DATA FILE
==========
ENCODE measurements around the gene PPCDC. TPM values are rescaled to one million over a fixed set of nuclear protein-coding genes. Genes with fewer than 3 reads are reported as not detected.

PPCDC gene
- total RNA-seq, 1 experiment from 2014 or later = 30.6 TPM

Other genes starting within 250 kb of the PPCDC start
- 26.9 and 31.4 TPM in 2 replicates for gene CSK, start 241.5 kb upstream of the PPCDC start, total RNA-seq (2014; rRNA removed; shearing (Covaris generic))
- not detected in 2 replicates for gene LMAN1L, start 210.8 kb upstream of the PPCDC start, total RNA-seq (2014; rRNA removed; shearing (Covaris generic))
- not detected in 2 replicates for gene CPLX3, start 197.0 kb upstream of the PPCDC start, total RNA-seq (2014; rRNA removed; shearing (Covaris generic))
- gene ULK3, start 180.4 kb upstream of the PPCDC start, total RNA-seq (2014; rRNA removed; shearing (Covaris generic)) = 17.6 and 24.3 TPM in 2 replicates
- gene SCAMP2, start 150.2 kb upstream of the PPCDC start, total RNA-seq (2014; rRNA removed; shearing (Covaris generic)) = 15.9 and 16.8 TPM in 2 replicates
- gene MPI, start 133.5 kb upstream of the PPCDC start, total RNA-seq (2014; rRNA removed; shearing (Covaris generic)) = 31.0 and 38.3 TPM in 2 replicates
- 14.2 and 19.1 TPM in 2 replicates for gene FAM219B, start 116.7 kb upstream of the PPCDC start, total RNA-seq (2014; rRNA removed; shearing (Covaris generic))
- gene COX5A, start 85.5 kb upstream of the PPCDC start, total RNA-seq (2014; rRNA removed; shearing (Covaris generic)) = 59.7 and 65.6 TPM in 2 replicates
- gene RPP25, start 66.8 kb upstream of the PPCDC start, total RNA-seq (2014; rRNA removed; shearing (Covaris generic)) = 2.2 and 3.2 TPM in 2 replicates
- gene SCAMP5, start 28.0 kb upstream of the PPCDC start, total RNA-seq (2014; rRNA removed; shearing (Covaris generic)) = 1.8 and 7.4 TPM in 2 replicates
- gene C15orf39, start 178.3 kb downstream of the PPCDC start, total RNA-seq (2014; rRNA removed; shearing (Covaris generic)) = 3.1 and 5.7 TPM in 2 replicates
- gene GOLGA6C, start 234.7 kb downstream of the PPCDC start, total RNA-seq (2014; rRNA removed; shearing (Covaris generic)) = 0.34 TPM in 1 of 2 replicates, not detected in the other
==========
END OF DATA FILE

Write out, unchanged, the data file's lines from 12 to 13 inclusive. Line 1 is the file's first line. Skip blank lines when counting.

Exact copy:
- gene COX5A, start 85.5 kb upstream of the PPCDC start, total RNA-seq (2014; rRNA removed; shearing (Covaris generic)) = 59.7 and 65.6 TPM in 2 replicates
- gene RPP25, start 66.8 kb upstream of the PPCDC start, total RNA-seq (2014; rRNA removed; shearing (Covaris generic)) = 2.2 and 3.2 TPM in 2 replicates